Amblyopia in Children

According to 2019 statistics from Hanoi Medical University, approximately three million US children suffer from amblyopia, also known as lazy eye, a condition related to eye problems that are often overlooked. Amblyopia can lead to irreversible vision loss if not detected and treated promptly during the critical period between four to 12 years of age.

The number of children coming for examination and treatment of amblyopia at Hospital has increased over time, prompting the Hospital to launch a service for treating children for this condition via vision-stimulating methods. Many paediatric patients have visual acuity below 2/10, but after three months of amblyopia exercises, their visual acuity can improve significantly to 710 to 10/10.

In light of this, Hospital is offering 50 eye examination and screening packages for amblyopia, conducted by specialist ophthalmologists for children.

Treatment of amblyopia in children: An area of healthcare that is underserved.

Amblyopia, a condition characterised by reduced vision resulting from various factors during the sensitive stages of visual development, often exhibits little or no improvement, even after the underlying cause is treated. Numerous studies indicate that the critical period is from birth to around five years old. Earlier onset results in a higher and more severe likelihood of the condition. Amblyopia can arise from one of the following causes: strabismus, also known as crossed eyes; anisometropia, where the refractive error between the eyes is one diopter or more for hyperopia and astigmatism, and three diopters or more for myopia; pathological conditions occurring in one or both eyes due to the obstruction of the eye’s transparent medium, such as congenital cataracts, corneal scars, severe ptosis, pre-retinal hemorrhage, and severe vitreous opacities.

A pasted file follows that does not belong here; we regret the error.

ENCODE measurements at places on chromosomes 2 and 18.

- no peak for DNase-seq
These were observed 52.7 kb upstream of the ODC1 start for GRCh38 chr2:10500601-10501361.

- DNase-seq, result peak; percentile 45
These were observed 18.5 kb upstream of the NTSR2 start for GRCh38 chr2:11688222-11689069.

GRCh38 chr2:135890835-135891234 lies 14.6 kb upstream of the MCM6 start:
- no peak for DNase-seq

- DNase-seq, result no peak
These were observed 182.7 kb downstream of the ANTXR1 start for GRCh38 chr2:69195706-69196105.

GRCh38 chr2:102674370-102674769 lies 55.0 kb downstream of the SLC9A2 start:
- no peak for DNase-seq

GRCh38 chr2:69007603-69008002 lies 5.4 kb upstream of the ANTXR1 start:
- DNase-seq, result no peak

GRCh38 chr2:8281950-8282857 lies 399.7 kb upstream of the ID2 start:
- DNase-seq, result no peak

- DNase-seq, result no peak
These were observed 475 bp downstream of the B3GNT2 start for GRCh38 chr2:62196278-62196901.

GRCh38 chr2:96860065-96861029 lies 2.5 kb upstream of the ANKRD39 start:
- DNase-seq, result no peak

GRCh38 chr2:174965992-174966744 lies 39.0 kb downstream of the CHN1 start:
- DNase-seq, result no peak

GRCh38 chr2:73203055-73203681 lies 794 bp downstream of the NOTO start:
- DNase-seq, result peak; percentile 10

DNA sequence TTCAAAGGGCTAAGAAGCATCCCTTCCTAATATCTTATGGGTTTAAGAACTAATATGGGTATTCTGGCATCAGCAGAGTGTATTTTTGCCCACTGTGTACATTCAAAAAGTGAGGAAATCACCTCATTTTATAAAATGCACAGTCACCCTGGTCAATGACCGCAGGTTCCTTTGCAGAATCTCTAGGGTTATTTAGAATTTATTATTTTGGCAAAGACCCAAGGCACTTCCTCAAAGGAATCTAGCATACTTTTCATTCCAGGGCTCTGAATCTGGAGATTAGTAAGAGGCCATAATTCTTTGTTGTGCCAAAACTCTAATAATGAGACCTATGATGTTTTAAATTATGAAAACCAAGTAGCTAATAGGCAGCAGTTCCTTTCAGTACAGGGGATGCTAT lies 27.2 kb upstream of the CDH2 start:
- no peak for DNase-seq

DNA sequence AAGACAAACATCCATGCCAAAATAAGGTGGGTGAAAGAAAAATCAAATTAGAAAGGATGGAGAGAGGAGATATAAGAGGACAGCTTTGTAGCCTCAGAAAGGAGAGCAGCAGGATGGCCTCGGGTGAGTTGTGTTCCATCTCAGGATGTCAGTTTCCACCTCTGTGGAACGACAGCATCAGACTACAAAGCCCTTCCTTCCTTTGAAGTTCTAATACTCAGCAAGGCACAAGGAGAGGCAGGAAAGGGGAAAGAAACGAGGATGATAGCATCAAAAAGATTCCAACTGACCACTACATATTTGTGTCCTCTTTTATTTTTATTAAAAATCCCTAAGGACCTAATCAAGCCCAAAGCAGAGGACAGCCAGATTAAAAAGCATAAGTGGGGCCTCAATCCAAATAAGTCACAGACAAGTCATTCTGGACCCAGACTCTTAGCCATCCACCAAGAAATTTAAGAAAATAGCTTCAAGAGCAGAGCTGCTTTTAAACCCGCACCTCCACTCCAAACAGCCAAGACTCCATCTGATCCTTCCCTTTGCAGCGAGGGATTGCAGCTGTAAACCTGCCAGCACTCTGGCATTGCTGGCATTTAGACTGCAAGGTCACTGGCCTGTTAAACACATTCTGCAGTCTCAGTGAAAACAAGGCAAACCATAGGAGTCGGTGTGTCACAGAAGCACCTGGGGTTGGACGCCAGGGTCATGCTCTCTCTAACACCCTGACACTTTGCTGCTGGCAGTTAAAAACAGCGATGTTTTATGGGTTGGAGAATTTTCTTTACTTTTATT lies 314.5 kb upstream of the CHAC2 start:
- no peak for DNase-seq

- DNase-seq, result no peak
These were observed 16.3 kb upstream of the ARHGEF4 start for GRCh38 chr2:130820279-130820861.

Amblyopia is a treatable condition if detected early and managed promptly. However, it often remains overlooked, with few healthcare facilities offering specialised amblyopia treatment services. This oversight leads to missed opportunities for vision recovery in children undergoing treatment during the critical “golden period” for care.

Observing the increasing number of children diagnosed with amblyopia during eye examinations at the Ophthalmology & Refractive Surgery department, Hospital has decided to implement amblyopia treatment services for children. Dr Nguyen Thi Mai, Specialist Level II, the head of department, stated:

“The development of a child’s vision occurs from infancy to around 12 years old. Many studies suggest that amblyopia due to strabismus can recover if treated before nine years old, and amblyopia due to anisometropia can recover well if treated before 12 years old. Therefore, for children under 12 years old with amblyopia, treatment is imperative because of the potential for recovery. Children aged 12 and above still have a chance for recovery, but it’s not as high. These children should still undergo a trial treatment if they haven’t received any prior treatment.

“If amblyopic children are left untreated, they will likely have poor vision as adults. Implementing amblyopia treatment services for children at Hospital holds significant community value, offering amblyopic children a chance at normal, healthy eyesight.”